I learned to sew in middle school. Once a week, a few of my friends and I would go to the fabric store (I think it was House of Fabrics, then became Fabric Land, and ended up as Jo-Ann’s) where we were taught in a backroom how to sew. Looking back, signing me up for those classes were one of the most valuable things my parents ever did for me. I learned to follow a pattern, became familiar with a sewing machine, learned how to shop for materials, and had a lot of fun! I made scrunchies and vests and dresses and bags and may have had a sad attempt at a hat once. I wore most of what I made. The two items I look back on most proudly were a dress for my aunt’s wedding (I was the guest book attendant), and a jumper. I still remember wearing it to the 8th grade awards ceremony and being recognized for my contribution to the school’s yearbook.
Before leaving for college, I made myself a quilt. I felt confident doing so because of the classes I took in junior high. I used that quilt all four years and loved it (it still is used on the guest bed when my parents visit). I didn’t sew much after that, and then about two years ago decided to make a messenger bag style diaper bag for a friend. I remembered how much I loved sewing. After making a few more, following the pattern, I began to feel more comfortable just making it up as I went. I knew the basics and the techniques needed to make the bag. Because of that, I don’t use patterns for any of the purses and bags I make these days.
I bought a new machine with Christmas money a year ago (until then I’d been using my clunky machine from middle school). I hesitated at the time because I was worried I wouldn’t use it enough to get my money’s worth out of it. Nolan was commenting a few weeks ago that we never would have imagined how much I would end up using it.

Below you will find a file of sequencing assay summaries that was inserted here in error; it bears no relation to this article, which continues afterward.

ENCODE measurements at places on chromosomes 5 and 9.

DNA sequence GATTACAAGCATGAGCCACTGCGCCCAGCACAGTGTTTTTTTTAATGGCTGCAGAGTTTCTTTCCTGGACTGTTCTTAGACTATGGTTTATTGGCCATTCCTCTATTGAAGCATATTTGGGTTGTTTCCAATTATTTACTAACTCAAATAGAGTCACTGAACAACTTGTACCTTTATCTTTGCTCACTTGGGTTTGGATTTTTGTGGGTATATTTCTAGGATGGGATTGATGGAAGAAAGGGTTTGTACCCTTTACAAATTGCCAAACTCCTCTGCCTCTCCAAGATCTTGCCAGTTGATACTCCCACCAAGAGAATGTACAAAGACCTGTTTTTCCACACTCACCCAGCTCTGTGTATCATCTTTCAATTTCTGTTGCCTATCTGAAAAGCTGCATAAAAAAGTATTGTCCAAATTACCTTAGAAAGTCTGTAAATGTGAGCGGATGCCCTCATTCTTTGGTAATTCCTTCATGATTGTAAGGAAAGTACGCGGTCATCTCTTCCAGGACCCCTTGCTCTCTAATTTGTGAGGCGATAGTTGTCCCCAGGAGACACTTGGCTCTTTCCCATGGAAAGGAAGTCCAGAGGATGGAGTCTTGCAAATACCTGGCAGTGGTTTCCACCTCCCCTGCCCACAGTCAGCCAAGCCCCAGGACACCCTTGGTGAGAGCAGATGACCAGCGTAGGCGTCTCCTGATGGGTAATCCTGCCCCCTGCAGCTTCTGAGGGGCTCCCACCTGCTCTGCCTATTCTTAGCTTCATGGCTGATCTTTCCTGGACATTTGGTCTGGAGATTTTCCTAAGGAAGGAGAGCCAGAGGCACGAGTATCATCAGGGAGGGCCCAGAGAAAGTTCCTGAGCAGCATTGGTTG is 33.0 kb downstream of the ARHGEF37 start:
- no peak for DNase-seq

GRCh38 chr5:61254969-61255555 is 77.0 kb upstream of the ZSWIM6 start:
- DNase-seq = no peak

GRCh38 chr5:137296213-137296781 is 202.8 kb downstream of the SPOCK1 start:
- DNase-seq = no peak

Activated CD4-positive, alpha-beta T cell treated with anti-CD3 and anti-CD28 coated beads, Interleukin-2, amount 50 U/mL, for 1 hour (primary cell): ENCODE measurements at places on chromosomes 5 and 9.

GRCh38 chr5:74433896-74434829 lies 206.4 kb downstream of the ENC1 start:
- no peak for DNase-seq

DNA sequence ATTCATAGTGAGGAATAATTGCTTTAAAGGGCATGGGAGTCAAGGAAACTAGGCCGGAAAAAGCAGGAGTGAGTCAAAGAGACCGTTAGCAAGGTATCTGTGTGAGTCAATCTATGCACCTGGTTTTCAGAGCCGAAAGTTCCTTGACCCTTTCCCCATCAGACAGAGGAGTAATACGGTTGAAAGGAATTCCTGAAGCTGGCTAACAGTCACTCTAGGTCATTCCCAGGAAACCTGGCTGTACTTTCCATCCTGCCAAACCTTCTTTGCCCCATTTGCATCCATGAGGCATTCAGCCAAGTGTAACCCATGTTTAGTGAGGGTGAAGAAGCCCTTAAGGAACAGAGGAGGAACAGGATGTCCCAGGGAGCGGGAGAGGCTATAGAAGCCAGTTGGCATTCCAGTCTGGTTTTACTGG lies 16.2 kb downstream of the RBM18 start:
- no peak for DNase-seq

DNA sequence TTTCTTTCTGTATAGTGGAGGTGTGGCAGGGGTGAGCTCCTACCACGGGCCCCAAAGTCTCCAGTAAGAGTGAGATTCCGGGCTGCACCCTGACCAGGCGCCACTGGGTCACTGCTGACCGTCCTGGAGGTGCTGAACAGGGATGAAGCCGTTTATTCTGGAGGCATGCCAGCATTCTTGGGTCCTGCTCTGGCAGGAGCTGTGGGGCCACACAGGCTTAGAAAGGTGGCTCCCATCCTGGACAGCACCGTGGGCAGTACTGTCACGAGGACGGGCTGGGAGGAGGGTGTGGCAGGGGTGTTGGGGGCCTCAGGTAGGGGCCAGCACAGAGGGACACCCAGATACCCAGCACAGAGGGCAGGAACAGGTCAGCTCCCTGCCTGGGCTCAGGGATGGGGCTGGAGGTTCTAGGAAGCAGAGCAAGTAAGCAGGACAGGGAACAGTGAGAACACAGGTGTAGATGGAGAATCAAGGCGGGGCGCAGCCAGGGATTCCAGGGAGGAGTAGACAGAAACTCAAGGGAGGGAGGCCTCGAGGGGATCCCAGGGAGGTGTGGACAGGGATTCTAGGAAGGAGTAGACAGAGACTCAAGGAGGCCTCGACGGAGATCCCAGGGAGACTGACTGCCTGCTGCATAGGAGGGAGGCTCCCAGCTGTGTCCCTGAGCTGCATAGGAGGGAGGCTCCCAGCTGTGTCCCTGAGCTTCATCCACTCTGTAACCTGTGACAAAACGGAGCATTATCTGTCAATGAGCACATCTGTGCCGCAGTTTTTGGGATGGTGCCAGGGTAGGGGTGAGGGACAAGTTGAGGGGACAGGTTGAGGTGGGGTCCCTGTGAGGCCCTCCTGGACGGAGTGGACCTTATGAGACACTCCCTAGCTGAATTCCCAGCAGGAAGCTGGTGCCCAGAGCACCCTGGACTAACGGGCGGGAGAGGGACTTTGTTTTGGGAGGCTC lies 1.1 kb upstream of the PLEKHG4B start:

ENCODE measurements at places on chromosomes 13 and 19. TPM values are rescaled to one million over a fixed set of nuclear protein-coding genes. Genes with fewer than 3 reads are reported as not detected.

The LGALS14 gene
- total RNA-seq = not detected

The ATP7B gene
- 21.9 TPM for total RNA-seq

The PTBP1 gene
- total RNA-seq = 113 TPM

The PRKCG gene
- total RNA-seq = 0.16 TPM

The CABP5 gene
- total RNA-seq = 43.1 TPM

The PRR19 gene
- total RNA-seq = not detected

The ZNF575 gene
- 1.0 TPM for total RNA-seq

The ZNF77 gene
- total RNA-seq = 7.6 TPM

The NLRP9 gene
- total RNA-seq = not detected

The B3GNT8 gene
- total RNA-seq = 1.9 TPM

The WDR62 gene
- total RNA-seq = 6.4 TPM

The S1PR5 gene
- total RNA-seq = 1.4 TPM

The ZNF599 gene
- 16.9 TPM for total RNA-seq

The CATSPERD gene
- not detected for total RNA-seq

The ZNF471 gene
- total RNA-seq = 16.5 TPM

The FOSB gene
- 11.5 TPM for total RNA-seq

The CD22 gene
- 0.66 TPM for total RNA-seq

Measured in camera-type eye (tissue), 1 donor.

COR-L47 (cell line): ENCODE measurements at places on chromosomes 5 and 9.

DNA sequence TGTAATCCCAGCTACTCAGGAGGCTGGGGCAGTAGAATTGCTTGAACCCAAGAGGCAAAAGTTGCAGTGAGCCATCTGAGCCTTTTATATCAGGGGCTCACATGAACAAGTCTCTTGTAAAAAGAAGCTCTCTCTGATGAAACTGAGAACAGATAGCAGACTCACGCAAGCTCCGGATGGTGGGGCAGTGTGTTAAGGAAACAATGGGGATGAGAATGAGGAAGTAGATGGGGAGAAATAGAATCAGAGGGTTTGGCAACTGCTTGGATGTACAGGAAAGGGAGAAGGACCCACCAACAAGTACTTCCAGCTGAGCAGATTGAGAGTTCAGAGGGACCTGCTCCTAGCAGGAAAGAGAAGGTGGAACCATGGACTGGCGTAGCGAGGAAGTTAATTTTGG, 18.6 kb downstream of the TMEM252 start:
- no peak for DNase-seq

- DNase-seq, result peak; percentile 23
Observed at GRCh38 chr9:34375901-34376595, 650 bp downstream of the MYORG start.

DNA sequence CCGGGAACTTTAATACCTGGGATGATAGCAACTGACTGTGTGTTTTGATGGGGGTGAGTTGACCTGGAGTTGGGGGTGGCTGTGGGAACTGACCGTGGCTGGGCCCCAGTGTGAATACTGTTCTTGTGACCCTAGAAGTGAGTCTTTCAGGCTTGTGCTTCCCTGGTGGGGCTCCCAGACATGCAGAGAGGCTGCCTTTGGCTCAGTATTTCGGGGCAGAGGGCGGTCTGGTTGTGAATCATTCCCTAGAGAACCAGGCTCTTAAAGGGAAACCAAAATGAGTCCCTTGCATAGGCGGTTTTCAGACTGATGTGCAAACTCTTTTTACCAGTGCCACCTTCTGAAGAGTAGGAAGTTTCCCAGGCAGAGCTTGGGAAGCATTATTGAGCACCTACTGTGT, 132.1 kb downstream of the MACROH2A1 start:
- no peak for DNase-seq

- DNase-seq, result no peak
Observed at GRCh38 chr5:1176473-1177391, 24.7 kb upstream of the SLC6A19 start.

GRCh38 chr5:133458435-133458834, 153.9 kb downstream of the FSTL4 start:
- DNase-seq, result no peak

My first clothing project since middle school was the dress I made for a wedding in August. I took so long reading through the pattern, reacquainting myself with terms like “basting stitch” and “seam allowance.” This one dress, though, reminded me how to piece clothing together. Since then I’ve been able to either use patterns or make it up as I go. There is so much value in learning to read a pattern—even if it’s just to master some basic techniques in order to “make it up as you go” more easily.
I’ve had several people make comments about wishing they could make some of my tops, but they don’t know how to sew. Or friends of mine have told me that they can sew, but they don’t know how to follow a pattern. And then I recently got an email from someone wanting to duplicate the Slubby Ruffles Top. She’s being an awesome mom and venturing into the world of following a pattern just to make this top for her daughter!
Because of that, I’d love to do a few tutorials that would go over how to follow a pattern, and then walk you through my creative process in designing my own clothes. That is, if you’re interested. Does that sound like a series you’d like, or has it already been done enough in blog land?